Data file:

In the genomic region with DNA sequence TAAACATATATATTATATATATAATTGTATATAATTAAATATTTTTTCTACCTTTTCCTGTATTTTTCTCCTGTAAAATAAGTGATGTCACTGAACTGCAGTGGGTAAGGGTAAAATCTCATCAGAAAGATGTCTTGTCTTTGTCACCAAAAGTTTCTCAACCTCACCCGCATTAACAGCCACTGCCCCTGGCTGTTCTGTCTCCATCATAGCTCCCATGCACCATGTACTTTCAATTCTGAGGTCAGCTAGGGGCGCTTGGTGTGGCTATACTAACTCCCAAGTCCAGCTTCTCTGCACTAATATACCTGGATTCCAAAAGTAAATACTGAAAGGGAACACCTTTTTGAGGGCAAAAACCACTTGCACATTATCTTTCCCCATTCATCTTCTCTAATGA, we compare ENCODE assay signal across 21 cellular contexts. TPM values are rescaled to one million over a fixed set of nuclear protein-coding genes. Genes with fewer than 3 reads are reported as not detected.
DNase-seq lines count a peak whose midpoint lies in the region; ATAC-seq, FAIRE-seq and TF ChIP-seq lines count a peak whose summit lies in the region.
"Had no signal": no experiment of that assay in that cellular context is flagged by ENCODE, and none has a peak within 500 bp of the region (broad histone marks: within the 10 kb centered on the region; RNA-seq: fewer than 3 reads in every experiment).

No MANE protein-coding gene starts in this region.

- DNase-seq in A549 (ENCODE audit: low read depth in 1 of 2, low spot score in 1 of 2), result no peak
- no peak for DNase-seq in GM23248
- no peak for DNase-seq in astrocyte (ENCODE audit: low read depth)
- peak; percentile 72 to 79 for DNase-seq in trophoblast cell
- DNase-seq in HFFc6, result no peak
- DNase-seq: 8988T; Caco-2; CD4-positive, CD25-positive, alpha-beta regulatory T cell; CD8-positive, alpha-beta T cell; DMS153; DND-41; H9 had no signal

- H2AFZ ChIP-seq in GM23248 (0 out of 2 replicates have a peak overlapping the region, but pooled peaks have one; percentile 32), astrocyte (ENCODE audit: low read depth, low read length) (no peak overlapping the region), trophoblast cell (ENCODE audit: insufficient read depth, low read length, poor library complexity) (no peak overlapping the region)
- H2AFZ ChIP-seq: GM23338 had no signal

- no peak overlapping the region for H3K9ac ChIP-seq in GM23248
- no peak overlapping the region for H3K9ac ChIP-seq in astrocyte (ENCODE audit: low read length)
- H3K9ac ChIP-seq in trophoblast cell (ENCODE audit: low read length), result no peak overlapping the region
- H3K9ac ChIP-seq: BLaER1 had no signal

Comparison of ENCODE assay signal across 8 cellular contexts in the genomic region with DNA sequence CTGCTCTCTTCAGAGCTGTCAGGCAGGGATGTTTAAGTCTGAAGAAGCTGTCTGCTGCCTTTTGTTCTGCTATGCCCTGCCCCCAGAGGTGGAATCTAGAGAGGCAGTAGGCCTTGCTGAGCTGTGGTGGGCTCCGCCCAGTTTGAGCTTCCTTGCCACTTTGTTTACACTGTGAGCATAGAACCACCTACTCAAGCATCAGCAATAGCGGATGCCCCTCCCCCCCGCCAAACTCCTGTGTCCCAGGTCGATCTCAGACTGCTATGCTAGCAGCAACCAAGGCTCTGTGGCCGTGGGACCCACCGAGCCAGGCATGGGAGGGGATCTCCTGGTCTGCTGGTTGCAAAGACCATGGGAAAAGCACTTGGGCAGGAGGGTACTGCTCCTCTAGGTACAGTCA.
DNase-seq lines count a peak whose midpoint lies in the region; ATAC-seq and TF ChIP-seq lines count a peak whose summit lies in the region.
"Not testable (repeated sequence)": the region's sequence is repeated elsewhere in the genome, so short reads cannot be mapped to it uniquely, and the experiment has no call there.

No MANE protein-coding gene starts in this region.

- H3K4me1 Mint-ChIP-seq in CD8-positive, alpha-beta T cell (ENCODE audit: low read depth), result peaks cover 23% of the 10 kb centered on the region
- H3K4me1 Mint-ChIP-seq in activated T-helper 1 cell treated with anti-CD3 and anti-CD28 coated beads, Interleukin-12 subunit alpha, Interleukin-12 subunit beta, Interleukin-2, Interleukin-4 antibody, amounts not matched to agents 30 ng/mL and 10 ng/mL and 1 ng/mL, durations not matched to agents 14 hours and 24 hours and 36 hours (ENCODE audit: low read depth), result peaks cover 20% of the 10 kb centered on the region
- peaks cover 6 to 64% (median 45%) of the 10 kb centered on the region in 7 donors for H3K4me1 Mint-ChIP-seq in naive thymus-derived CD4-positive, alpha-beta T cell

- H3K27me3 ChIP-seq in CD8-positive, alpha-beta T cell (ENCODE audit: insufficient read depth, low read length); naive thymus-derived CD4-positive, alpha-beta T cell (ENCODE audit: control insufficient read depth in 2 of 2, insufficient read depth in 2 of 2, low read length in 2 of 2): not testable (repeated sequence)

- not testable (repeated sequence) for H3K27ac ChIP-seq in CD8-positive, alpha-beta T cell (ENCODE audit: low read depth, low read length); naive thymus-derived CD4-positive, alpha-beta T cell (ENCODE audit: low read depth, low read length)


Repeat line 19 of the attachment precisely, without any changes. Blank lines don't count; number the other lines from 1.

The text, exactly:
"Not testable (repeated sequence)": the region's sequence is repeated elsewhere in the genome, so short reads cannot be mapped to it uniquely, and the experiment has no call there.